Amin al-Jamal

San Francisco State University

“Spiders of the Spiny Forest – The Dictynidae senu latu Spider Diversity of Madagascar (Araneae)”

Spiders are amongst the planet’s most ubiquitous and diverse arthropod predators, but despite this, their diversity remains understudied. The mesh-web weavers of Dictynidae, are of particular interest for their diverse (sometimes extreme) life histories and cosmopolitan distribution. One major challenge for this group’s taxonomy has been the overrepresentation of species documented from the Northern Hemisphere and South America, and the underrepresentation of documentation from Sub-Saharan Africa, Australia, and much of the rest of the Southern Hemisphere. My research aims to tackle that issue by describing numerous new species from Madagascar, leveraging the island’s magnificent biodiversity and propensity for endemism to test our emerging framework of the mesh-web weavers. I will use molecular phylogenetic methods alongside morphology to fit the new taxa into the larger phylogeny. Ultimately, I hope to create a superfamily-level key to all known Madagascan taxa within the group.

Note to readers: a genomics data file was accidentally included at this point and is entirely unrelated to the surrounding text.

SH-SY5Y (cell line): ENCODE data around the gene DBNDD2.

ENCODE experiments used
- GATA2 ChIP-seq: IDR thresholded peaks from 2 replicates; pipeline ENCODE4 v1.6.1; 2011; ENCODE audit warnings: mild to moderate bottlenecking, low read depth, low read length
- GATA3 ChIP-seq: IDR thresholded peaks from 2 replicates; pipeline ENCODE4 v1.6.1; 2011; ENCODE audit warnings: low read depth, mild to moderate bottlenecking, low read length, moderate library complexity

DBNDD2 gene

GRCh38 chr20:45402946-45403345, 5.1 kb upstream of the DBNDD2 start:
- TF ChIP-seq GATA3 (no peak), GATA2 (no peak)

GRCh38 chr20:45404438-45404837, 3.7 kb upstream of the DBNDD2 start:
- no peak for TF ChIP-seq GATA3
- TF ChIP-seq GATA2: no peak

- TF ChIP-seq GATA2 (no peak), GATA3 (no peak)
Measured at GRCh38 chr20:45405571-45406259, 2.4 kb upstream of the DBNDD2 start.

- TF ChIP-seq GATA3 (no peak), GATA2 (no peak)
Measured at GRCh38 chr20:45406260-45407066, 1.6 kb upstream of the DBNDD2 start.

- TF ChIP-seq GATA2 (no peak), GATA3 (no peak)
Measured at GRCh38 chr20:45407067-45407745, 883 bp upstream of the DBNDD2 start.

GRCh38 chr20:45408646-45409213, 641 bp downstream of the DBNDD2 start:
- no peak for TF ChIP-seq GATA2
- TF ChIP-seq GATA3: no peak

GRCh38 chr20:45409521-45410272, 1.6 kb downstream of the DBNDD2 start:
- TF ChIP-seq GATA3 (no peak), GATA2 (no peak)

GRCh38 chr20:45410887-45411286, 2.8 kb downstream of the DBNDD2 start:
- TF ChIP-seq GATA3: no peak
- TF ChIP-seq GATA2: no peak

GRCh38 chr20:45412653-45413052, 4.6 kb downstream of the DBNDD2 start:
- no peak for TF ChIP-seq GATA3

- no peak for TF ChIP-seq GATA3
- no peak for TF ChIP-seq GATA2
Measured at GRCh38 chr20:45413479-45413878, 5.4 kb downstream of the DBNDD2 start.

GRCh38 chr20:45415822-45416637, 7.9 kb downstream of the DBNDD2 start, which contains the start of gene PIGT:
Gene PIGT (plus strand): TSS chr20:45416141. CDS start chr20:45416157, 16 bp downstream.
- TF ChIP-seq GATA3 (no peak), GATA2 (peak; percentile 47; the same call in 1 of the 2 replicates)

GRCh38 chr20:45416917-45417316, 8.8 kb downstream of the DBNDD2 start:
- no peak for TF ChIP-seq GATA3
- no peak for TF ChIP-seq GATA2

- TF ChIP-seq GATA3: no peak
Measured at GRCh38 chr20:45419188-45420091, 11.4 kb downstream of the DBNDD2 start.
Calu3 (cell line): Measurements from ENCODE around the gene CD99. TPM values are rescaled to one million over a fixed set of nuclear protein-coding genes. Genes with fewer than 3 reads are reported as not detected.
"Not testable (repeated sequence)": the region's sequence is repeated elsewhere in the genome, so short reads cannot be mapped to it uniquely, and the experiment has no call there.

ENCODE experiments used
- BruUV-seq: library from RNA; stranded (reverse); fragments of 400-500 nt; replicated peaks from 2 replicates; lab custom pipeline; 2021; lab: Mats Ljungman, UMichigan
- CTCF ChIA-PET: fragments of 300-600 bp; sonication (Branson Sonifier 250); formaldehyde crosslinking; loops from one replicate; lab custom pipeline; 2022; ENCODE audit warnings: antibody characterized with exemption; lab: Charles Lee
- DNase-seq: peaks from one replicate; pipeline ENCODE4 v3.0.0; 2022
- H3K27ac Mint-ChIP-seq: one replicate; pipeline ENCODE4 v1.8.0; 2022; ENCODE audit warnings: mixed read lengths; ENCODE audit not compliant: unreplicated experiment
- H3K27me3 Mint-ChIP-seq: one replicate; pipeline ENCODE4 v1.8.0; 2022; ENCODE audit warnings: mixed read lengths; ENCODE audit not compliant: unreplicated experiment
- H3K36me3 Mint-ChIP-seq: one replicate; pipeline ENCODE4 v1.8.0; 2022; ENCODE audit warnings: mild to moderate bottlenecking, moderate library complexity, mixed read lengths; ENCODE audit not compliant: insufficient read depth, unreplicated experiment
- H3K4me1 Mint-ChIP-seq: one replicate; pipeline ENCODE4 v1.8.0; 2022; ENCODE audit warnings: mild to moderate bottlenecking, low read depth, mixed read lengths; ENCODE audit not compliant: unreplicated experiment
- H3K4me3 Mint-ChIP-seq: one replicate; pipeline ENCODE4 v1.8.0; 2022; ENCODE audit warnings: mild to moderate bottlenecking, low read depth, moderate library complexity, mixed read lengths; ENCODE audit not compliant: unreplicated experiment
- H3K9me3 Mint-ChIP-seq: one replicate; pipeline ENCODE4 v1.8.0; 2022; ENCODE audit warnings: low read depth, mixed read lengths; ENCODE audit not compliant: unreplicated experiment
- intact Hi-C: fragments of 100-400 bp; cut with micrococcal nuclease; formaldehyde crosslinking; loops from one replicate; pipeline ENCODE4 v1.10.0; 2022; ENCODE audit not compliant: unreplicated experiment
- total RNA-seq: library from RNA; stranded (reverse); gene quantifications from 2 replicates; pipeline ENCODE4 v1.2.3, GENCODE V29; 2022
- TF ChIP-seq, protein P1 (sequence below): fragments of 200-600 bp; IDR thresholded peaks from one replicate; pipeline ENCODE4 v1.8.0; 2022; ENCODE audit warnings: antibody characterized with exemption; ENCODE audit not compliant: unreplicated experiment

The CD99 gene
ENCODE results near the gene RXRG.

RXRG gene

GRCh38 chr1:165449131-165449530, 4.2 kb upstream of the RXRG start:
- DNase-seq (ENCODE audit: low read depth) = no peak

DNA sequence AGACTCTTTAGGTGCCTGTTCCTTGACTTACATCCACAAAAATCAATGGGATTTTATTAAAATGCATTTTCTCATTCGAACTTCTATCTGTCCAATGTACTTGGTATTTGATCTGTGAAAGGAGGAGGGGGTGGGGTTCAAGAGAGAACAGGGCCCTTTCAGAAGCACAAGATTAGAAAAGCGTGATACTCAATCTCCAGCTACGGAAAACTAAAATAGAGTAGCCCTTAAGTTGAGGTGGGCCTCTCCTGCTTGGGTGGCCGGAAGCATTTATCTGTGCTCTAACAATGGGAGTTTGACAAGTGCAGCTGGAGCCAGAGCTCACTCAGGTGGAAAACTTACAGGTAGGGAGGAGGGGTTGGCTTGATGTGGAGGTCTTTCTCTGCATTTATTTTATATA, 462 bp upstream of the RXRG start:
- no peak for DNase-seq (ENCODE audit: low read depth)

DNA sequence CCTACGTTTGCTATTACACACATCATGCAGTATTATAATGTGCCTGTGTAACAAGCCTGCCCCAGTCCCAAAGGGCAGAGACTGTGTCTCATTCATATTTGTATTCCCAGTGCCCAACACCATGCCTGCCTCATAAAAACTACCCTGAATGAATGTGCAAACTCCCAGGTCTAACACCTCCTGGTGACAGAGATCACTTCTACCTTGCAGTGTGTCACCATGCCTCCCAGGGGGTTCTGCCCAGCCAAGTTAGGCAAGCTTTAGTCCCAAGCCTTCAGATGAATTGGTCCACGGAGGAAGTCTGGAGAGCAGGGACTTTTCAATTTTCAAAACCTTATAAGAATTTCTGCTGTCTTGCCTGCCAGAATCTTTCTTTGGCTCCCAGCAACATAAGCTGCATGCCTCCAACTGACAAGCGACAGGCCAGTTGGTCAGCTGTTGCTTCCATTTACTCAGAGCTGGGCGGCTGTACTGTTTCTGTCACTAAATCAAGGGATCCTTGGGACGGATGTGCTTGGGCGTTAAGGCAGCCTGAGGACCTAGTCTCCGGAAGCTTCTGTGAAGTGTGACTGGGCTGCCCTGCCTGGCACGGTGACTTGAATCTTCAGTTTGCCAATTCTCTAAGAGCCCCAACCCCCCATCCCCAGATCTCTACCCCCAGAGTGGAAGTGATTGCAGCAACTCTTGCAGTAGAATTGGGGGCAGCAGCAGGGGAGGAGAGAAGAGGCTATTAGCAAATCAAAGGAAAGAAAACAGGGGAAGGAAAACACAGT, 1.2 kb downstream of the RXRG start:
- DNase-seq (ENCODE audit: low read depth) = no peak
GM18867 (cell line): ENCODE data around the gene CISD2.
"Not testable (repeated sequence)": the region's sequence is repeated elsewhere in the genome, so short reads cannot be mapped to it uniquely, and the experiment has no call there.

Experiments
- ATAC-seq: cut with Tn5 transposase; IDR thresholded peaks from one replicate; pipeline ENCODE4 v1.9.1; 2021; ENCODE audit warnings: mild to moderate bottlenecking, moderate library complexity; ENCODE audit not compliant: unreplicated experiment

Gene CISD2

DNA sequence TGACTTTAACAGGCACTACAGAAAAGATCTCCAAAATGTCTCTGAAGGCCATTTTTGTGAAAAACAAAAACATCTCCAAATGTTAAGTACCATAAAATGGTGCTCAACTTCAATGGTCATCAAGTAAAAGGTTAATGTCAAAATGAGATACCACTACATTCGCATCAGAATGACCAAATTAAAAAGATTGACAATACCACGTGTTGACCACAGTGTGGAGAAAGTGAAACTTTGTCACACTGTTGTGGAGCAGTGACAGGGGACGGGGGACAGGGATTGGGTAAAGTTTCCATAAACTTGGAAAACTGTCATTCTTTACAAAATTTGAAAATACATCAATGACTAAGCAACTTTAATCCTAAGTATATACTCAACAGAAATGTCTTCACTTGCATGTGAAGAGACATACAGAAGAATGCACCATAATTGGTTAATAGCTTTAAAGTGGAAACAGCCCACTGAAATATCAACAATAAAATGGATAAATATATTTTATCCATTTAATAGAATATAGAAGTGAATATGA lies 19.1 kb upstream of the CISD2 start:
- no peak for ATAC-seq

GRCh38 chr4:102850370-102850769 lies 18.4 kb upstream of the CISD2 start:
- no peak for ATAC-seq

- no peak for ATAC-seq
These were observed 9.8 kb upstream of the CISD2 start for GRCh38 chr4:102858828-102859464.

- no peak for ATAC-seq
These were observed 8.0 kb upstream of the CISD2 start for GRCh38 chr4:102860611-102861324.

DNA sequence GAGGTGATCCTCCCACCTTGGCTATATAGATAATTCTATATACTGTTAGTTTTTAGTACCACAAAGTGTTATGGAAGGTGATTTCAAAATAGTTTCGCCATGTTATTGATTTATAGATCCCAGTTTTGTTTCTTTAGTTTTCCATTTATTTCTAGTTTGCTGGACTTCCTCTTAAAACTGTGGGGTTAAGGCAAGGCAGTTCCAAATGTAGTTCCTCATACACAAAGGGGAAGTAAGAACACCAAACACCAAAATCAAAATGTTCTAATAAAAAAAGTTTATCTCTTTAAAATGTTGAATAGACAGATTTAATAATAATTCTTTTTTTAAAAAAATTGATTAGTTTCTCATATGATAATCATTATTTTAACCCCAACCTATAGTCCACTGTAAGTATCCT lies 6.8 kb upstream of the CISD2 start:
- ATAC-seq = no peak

Amin al-Jamal is a graduate student working in the Esposito Arachnology Lab at the California Academy of Sciences. His work revolves around the taxonomy and evolution of small mesh-web weaving spiders from Madagascar, Australia, and elsewhere in the southern hemisphere. He is primarily a traditional morphologist, using imaging and scientific illustration to describe species and help uncover the tremendous biodiversity of this group

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